70s Photographic Book-Works
March 15 – April 28, 2001
Nobuyoshi Araki, Christian Boltanski, Braco Dimitrijevic, Hans-Peter Feldmann, Paul-Armand Gette, Gilbert & George, Jean Le Gac, Urs Lüthi, NE Thing (Ian Baxter).
Andrew Roth is pleased to announce the opening of a group exhibition focusing on photographic book-works produced in the ’70s by nine international conceptual artists.
There was a proliferation of photographic activity in the 70s by artists who were not generally categorized as photographers. It is our assumption that this particular strain of imagery was best wed to the book and conversely the book itself acted as the neutral territory for a hybrid photographic practice that fell outside the established disciplines — documentary, photo-journalism, fine art. We explore the unique relationship between photography and the book; not the traditional photographic monograph, rather a more experimental, slight, imperfect deviation — an artist book, which in essence questions the meaning of photography and its peculiar relationship to time. As Simon Anderson writes in “Suitably Seventies,” published in the accompanying catalogue: “These books tend to share the common language of photography, which, almost by virtue of freezing a measurable fraction of time, leads to speculations about the passage of time. Our individual experience of duration is ill-measured by our mechanical concept of time. And just as the passage from time to duration leads us from physics to metaphysics, photography that deals with time takes us from the realm of the formal into the conceptual.”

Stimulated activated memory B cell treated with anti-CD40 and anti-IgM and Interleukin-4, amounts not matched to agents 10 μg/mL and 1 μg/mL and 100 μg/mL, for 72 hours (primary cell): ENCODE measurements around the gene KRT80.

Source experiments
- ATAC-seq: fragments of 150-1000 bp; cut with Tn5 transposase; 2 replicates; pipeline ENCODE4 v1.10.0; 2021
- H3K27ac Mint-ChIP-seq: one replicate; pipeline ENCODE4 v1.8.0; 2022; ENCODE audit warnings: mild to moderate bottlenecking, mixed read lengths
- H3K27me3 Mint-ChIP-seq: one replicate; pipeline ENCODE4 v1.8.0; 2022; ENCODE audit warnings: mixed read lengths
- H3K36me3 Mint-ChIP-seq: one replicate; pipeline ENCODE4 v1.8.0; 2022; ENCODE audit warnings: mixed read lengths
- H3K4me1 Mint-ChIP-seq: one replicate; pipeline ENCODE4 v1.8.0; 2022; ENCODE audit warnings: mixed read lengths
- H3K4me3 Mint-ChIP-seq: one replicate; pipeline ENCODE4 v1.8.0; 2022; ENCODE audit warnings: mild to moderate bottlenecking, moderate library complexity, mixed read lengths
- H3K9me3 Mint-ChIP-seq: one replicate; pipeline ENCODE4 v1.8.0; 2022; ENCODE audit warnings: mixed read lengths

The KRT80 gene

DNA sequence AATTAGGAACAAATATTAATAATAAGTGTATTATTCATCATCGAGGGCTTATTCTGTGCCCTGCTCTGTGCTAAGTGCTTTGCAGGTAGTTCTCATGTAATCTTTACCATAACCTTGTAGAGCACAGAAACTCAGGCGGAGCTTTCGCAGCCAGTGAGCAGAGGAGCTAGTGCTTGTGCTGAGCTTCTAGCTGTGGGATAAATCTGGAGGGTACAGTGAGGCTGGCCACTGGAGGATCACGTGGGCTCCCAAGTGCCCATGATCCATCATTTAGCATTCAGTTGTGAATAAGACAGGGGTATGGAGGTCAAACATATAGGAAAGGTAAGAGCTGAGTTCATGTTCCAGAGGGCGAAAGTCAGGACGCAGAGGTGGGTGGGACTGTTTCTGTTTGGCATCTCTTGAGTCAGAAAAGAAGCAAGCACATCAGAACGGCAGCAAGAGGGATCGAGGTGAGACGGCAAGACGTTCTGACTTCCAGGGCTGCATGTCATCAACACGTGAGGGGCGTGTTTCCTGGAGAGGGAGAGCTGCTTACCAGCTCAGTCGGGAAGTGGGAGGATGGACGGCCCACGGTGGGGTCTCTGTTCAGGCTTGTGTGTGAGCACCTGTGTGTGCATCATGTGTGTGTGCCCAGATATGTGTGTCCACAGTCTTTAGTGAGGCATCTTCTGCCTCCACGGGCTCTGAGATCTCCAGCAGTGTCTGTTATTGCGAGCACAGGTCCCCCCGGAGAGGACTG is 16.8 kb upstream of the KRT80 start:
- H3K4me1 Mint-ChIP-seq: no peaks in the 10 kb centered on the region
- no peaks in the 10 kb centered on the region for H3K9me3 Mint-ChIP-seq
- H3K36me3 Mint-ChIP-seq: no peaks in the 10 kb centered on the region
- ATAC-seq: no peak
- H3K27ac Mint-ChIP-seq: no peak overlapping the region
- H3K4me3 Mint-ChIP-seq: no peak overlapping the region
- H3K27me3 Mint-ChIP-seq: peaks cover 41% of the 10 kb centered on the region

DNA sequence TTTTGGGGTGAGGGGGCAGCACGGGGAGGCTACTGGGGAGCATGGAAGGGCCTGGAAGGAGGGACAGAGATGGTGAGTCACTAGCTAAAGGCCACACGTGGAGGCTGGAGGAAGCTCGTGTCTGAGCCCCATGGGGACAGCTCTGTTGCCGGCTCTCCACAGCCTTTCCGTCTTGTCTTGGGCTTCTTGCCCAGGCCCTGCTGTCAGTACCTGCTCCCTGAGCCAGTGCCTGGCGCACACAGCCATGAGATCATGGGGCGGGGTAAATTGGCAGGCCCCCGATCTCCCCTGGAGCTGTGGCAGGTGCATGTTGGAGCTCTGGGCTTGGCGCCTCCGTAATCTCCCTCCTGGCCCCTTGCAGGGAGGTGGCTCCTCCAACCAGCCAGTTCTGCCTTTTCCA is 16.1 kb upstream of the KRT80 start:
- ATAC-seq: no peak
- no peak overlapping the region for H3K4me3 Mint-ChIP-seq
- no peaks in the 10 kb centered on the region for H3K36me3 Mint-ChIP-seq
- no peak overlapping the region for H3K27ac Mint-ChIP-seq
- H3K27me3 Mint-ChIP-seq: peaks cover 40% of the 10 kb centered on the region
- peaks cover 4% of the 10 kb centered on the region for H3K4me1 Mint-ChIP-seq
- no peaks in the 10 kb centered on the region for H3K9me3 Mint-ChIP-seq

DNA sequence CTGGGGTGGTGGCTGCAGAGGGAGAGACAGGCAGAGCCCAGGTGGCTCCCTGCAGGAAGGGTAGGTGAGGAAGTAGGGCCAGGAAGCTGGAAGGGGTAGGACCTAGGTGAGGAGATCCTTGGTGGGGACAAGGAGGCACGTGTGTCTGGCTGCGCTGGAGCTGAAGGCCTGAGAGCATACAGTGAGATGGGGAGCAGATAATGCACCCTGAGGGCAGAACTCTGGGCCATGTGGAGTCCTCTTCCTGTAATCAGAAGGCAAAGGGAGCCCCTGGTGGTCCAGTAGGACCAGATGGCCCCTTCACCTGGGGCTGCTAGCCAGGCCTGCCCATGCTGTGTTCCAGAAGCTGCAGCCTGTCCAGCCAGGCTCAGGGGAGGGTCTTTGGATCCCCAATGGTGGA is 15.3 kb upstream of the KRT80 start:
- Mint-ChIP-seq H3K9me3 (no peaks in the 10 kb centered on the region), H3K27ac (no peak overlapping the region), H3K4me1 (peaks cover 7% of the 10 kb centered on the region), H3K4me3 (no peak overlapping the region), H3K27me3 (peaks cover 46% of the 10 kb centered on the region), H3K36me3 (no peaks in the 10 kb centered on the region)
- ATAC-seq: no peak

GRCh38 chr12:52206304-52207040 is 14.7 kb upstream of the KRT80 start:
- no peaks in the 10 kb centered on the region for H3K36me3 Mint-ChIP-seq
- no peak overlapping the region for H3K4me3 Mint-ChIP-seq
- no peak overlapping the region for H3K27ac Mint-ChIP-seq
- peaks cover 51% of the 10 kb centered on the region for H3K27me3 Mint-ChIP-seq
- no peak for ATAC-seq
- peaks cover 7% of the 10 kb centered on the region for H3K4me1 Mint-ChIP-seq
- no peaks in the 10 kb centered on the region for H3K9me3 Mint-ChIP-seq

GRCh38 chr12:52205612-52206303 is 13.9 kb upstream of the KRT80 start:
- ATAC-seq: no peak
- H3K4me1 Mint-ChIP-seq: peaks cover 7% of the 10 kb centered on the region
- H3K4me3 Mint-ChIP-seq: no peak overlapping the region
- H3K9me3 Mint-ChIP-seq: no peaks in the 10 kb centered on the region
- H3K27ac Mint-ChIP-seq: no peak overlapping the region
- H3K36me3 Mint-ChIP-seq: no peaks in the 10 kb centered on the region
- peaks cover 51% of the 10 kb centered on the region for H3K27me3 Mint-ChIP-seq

The period covered by this exhibition saw fascinating developments in the art world. The introduction of fast and cheap methods of reproduction along with efficient international communication via airmail led to an expanded Zeitgeist of ideas and aesthetics. Included here are works by artists from France, England, Germany, Switzerland, Eastern Europe, Canada, and Japan. This ensemble shares in questioning the nature of representation: Whether humorously, as with Gilbert & George’s blurred bottle shots from their heavy drinking period or Braco Dimitrijevic’s ludicrous comparisons; or rather more formally, as with Paul Armand-Gette’s pseudo-scientific recording. All wrestle with some form of truth carried by the photographic medium. Perhaps in reaction to the anti-establishment politics left over from the previous decade or to the grand-standing gestures of the “Art World,” these artists rejected authority to develop a new visual language — personal and radical.
To coincide with the exhibition, Andrew Roth has published a limited-edition catalogue box which includes ten small booklets. Printed are complete bibliographies of all the photographic book-works produced by each artist in the ’70s and a 2,000-word essay by Simon Anderson, associate professor at the School of the Art Institute of Chicago. Anderson’s previous contributions include an essay in Arranged Marriage, published by Andrew Roth (1999); “Living in Multiple Dimensions: George Brecht and Robert Watts 1953-1963” in Off Limits: Rutgers University and the Avant-Garde, 1957-1963 (1999); and “Fluxus Publicus” in In The Spirit of Fluxus (1993).